A PhD, a reporter, and a rodeo clown
I was not the best looking. Nor was I the most likely to succeed. My only distinction: I was the high school senior male with the coolest car. At least that’s how the yearbook read. In a town where muscle men took pride in their muscle cars, you might think that was a great honor. Looking back, it was more embarassing than anything else.
Last Saturday was the first high school reunion for my class since we graduated a decade ago. Though I had been looking forward to it for a while. I didn’t go. Long trips on short notice don’t work well in my line of work unless there is some kind of death or political firestorm involved. And then I’m not paying for the trip.
Today, one of my two best friends from high school and his wife sent me a detailed accounting of the events, the people, and their progress. It was Reunion Recon at its finest. I almost feel like I was there…without all the self-loathing and fear of humiliation.
The report, while quite enlightening, was far from surprising. That Randy Young became a rodeo clown is no great surprise. He always had a flair for the dramatic and he was always quite agile. That Amy Hobbs is about to get her PhD in literature is also no great surprise. She was always a smart cookie with an eye for good writing.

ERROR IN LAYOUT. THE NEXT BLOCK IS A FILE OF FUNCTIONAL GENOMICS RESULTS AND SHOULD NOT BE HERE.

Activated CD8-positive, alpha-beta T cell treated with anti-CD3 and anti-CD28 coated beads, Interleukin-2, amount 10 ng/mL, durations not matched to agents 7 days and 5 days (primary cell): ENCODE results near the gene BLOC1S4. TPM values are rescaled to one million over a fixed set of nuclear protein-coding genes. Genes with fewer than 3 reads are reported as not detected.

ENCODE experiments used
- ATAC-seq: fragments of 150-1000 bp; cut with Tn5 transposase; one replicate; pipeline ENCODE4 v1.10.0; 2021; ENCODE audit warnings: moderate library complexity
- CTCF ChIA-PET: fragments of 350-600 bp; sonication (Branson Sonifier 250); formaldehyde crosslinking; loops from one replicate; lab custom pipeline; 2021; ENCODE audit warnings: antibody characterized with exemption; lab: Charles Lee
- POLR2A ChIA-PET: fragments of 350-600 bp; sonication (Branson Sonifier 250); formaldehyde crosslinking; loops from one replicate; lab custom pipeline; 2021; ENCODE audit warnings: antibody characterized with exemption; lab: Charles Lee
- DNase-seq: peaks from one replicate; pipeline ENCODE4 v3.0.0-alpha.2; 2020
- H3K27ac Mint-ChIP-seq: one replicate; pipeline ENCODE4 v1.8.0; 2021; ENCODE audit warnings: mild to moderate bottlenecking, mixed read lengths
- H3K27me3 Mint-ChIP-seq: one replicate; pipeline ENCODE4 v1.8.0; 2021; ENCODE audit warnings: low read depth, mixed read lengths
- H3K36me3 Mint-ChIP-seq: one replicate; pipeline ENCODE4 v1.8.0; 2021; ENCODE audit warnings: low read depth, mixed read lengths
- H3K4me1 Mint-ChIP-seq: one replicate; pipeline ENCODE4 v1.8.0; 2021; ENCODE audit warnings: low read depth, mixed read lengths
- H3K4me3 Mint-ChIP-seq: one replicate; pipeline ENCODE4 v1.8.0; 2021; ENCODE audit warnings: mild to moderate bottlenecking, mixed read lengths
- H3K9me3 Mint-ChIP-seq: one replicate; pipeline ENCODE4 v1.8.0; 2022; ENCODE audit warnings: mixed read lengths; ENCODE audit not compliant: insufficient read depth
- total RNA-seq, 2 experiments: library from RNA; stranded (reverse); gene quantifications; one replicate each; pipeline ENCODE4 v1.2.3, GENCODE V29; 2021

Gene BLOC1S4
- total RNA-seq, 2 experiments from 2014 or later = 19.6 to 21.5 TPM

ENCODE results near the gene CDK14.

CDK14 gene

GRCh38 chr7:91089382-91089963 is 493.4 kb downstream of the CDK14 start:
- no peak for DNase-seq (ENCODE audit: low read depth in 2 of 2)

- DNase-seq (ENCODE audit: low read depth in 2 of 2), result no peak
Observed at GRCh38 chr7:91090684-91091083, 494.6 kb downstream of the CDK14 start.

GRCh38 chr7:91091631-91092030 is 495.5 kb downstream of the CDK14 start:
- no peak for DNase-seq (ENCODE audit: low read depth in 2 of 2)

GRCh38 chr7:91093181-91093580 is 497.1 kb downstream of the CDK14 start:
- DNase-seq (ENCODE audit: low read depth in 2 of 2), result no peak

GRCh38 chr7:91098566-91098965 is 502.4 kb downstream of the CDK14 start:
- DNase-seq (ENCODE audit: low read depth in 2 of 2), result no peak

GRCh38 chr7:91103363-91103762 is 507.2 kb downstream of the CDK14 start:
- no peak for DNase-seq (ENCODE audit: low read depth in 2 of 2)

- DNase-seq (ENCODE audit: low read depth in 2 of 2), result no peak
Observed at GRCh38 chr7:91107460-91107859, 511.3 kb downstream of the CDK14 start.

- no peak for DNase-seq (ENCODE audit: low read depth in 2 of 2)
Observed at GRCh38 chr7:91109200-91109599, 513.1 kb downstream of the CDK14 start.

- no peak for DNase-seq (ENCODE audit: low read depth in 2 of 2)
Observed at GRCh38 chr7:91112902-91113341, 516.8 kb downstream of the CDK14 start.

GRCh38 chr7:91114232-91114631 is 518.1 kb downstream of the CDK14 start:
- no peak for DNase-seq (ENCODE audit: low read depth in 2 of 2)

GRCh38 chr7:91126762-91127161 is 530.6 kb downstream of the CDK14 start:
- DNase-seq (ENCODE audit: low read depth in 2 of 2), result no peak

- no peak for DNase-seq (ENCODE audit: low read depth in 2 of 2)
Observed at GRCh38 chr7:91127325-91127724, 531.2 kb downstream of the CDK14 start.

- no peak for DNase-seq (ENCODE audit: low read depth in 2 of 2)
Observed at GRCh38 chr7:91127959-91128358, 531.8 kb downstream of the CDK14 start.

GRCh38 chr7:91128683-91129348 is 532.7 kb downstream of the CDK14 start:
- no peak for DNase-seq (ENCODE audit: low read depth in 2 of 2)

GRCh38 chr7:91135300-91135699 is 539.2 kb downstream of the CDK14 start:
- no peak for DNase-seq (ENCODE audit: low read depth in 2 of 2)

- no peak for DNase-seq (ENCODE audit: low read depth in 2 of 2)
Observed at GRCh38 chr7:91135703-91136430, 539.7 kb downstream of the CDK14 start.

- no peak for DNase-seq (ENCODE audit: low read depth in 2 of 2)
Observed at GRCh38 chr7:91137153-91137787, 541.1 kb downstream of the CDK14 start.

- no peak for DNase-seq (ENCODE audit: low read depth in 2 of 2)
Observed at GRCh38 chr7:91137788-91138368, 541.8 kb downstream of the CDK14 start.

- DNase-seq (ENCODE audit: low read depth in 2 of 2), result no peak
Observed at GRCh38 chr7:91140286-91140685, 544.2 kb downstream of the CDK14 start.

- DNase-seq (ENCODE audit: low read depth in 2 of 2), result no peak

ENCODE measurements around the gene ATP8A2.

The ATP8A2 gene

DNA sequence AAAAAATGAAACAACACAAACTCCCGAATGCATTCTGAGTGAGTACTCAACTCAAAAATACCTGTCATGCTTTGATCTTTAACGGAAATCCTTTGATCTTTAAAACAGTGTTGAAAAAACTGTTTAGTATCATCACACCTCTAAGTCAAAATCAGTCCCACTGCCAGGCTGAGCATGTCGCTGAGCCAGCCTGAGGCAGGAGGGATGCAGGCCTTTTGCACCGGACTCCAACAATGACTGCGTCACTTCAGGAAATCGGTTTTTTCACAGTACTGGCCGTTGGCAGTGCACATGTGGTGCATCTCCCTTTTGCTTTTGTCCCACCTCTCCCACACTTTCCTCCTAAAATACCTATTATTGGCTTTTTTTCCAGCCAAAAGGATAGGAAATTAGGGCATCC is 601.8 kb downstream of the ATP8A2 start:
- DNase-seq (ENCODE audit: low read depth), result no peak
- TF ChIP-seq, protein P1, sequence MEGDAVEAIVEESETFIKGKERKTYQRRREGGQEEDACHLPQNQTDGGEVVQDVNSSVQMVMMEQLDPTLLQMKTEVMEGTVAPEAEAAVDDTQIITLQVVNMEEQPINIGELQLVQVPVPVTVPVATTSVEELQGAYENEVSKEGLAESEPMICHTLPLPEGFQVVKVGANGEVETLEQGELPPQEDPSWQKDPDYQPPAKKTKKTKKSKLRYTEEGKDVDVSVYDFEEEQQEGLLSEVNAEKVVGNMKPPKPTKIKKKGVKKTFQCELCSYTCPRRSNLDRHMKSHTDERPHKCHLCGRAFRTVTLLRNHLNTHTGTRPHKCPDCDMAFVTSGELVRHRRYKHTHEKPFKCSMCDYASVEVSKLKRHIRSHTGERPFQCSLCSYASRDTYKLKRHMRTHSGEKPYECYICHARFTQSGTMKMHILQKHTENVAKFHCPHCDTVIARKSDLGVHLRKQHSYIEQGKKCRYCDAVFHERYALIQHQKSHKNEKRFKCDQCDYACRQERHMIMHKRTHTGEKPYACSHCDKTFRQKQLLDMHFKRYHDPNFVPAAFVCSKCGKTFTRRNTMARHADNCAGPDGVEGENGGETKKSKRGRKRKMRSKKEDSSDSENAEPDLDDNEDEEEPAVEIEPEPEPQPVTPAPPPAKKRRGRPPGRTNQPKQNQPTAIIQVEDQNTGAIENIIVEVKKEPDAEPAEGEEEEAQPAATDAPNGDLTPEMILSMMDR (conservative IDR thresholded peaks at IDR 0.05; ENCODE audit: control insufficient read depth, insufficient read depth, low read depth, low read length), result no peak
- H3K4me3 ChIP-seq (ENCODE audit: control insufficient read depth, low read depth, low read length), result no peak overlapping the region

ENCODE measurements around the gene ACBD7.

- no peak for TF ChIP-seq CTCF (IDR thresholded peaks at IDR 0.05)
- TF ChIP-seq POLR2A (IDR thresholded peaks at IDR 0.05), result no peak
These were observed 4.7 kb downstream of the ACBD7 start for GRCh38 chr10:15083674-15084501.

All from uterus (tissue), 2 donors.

And yet, there are still things that make your nostalgic nerve twitch. An old girlfriend has a seven month-old baby. A quiet girl from school is now a lean, mean, military intelligence machine. The people you used to drink Coke with are now…um… Adult Drinkers like you.
I remember a night 12 years ago that all of that would’ve seemed like silly talk. Most of that night is only fit for my memory…or imagination. But children, the military…even hard core drinking were farwaway thoughts. Something that didn’t fit into whatever I envisioned for the future.
Now some friends are on their second marriages. They have stepchildren.
I never really felt popular in high school. I had a great but small circle of friends who I still treasure today. But there were a lot of weeks I felt very small in that very small place.
I guess I can only wonder now whether I would’ve felt so small at that reunion. A TV reporter in a mid-size southeastern city doesn’t have much frame of reference when it comes to success is a high school classmate’s eyes.
Then again…when I graduated I thought I wanted to be an FBI agent.
What the hell did I know?